My father was a war hero. He served in the US Navy as a radar man aboard an LCT in the North Atlantic and in the Mediterranean; most notably, at Anzio. He nearly lost his life on several occasions and, as one of the younger, unmarried members of the crew, was often asked to perform dangerous duty in service to the nation.
My grandfather was a war hero, too. He served as an infantryman on the killing fields of Europe during the First World War, what was then called "The Great War'.
There have been many heroes who put their lives on the line for the people who served with them. It can easily be asserted that each and every member of the armed services who has seen action, whether or not they were wounded, be-medaled, captured or killed, are heroes worthy of our admiration and gratitude.
As my father and my grandfather expressed it when pressed to tell their stories, they did not consider themselves heroes but simple ordinary men who managed to stay alive because of the heroic actions of their buddies. This is a most common comment made by those we consider war-time heroes.
In interviews with the surviving members of Company E, 2nd Battalion, 506th Parachute Regiment, 101st Airborne Division, "The Screaming Eagles', whose story was recounted in the best-selling book, "Band of Brothers' by military historian, Stephen Ambrose, each and every man down-played their own part and honored those they served with. Their commanding officer, Richard D. "Dick' Winters expressed this attitude of noble humility best in an interview for the HBO series. When asked if he considered himself a hero, he responded with tearful eyes, that he wasn't a hero, but he had served in the company of heroes.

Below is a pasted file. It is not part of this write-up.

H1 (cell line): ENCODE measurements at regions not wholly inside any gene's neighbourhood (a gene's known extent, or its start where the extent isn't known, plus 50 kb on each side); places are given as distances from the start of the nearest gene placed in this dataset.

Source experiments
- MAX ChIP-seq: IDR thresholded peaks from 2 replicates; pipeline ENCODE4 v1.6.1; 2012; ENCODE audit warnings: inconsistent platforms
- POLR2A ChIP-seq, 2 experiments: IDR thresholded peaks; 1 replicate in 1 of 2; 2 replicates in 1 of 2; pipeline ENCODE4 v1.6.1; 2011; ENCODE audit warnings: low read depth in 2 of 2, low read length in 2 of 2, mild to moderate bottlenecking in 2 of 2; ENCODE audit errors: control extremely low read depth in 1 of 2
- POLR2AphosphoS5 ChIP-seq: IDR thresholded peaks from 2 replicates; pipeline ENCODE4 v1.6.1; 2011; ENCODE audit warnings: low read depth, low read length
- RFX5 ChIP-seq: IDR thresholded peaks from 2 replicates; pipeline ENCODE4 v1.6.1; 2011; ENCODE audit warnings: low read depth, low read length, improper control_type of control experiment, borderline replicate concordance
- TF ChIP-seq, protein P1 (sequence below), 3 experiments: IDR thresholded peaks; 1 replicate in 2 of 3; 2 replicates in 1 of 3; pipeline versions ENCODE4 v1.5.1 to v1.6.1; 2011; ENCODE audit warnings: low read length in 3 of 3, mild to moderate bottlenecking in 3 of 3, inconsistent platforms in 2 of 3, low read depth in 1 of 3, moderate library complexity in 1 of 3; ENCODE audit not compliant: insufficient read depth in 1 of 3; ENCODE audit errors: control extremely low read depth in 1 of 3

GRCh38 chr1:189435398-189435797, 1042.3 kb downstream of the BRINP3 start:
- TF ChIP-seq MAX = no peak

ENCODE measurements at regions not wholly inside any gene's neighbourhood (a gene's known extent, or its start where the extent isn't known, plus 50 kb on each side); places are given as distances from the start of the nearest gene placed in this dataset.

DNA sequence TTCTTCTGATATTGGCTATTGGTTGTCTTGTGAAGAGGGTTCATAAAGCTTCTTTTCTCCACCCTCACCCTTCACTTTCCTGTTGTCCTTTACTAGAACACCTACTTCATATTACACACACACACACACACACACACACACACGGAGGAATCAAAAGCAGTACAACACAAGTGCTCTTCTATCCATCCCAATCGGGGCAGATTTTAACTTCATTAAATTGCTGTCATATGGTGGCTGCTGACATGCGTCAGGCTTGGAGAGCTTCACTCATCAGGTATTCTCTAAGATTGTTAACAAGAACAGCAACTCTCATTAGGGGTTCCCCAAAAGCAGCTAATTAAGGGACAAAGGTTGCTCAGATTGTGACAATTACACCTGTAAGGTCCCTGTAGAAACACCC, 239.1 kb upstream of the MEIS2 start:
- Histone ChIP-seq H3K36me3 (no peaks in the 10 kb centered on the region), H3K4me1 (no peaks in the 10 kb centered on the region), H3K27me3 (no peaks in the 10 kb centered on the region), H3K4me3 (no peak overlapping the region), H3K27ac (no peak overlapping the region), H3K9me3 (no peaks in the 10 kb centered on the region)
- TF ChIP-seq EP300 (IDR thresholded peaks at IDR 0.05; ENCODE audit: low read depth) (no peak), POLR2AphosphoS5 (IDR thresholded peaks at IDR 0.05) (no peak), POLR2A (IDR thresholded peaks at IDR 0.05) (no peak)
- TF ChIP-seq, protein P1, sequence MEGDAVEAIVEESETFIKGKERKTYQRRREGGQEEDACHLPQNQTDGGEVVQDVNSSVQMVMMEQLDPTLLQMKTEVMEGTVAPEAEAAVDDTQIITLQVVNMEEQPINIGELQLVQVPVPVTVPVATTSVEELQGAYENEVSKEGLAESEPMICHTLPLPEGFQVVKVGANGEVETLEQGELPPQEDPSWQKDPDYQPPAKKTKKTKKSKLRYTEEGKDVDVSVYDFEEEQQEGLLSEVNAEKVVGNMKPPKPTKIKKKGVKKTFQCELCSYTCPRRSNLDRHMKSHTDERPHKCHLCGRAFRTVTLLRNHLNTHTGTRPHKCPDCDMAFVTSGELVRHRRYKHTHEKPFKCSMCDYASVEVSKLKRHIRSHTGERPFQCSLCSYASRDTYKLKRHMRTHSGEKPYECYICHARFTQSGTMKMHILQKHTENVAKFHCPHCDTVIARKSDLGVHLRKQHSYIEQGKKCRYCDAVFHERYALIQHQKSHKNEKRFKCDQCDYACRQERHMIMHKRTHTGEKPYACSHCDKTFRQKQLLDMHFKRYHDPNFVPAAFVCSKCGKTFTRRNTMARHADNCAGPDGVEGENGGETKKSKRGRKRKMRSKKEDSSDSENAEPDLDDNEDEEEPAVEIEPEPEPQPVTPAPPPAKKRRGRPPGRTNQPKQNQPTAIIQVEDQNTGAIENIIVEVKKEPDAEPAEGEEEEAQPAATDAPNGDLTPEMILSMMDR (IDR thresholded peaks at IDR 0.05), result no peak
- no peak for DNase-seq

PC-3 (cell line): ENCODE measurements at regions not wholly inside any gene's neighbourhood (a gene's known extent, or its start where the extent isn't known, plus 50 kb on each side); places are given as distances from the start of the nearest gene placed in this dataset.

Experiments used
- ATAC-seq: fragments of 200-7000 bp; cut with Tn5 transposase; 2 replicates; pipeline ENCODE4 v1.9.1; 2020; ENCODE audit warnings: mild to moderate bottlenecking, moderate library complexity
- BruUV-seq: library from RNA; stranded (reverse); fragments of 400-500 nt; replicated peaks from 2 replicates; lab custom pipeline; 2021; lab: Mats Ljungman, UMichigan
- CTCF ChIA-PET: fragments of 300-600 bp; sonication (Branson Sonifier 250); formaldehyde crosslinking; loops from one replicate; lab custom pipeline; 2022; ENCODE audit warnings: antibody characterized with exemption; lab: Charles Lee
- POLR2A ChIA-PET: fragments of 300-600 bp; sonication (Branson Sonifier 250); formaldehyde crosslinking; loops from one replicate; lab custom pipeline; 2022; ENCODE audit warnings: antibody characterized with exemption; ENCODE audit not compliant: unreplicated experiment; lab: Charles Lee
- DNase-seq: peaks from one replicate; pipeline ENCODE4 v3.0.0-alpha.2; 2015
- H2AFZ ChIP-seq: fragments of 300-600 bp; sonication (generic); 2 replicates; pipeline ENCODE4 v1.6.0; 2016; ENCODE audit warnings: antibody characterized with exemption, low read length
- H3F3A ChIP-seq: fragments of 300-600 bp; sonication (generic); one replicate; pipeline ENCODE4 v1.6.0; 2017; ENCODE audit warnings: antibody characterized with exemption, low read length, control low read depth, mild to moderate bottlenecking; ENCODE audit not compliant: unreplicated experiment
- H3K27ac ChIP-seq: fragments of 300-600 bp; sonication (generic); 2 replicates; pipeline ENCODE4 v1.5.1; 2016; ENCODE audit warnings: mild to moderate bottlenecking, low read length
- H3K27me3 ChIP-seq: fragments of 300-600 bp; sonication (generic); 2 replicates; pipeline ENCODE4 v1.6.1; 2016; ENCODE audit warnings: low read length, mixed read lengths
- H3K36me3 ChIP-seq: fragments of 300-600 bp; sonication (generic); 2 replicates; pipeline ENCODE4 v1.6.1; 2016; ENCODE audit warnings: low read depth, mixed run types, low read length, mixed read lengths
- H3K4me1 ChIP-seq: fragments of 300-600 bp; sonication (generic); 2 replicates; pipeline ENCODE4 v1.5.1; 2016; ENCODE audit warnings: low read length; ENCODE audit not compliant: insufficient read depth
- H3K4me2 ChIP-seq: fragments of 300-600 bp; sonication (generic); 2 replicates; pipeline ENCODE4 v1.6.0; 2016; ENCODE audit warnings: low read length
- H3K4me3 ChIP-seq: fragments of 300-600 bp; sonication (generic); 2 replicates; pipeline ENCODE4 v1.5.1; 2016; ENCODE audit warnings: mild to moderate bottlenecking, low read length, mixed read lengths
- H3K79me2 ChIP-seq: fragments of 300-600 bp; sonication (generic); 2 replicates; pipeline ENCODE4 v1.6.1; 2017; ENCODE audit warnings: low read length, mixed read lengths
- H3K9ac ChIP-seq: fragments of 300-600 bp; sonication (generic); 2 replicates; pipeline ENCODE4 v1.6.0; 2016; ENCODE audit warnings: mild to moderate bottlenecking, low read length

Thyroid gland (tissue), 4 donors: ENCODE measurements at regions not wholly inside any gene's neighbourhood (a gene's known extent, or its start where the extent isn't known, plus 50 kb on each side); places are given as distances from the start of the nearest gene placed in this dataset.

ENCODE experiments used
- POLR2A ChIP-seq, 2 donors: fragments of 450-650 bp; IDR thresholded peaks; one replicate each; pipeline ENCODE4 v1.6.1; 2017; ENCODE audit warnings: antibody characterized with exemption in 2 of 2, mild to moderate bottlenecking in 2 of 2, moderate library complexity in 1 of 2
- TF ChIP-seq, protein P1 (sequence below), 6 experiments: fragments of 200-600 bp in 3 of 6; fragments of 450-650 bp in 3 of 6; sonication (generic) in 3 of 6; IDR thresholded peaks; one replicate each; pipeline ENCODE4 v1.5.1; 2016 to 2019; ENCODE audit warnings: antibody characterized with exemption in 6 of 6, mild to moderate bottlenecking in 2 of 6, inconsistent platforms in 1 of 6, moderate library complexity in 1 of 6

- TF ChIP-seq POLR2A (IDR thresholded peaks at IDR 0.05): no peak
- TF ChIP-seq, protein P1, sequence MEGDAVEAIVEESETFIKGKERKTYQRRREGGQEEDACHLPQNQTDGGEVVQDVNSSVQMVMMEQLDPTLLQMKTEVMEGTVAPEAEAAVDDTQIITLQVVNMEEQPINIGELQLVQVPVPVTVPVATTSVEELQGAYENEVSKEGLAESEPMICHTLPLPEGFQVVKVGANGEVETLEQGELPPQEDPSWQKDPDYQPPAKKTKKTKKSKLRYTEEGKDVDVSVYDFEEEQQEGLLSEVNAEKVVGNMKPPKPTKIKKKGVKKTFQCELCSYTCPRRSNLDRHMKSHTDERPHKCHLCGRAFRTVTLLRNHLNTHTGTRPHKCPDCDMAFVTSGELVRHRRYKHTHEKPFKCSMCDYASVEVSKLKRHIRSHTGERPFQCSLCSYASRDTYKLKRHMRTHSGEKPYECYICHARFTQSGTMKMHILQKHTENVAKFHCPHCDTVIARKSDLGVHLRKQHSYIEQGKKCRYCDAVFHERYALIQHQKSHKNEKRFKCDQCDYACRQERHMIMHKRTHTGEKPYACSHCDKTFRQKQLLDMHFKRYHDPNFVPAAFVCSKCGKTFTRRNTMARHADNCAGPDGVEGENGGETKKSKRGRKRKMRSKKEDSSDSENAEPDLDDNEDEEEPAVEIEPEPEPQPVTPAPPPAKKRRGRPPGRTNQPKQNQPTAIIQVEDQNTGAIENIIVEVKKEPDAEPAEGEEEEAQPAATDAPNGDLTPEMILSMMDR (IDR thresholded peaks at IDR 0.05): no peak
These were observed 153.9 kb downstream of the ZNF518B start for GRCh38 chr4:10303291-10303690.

My father, like Dick Winters and many thousands of other veterans, did not crow and puff themselves up by harping about their heroics during armed conflict. They were modest men who saw themselves as unextraordinary despite the extraordinary conditions under which they served. This attitude of gracious humility is not exclusive to any specific generation; it is an unspoken code that is followed by all of the combat veterans known personally to this writer.
Meaning no disrespect to Senator McCain--for he must be counted in the company of heroes--he does not share the noble humility of Dick Winters or my father or my grandfather. Senator McCain's unceasing, self-serving reiteration of his experiences as a POW in order to brazenly advance his political career and this presidential campaign is most distasteful.
His service should be honored as should all be honored who have laid their lives on the line for the nation and their buddies. What is objectionable is Mr McCain's vulgar, overweening use of his experiences in Vietnam to blatantly promote himself and the agenda of the Republican Party by playing off the sympathies and pity of the public.
Former senator and presidential hopeful, George McGovern, was once asked why he hadn't trumpeted his war-time military career during the 1968 election campaign against Richard Nixon. After all, McGovern had served during World War II as a B-24 Liberator bomber pilot in the Fifteenth Air Force, had flown 35 missions over enemy territory and had been awarded the Distinguished Flying Cross for saving his crew. Surely, his campaign as an anti-war candidate would have been strengthened if he had simply made the American electorate aware that he was an honest-to-god, decorated war hero. McGovern shook his head dismissively and replied, "That would have been unseemly."
Senator McCain, end the incessant rehashing of your war stories. It's unseemly in a hero.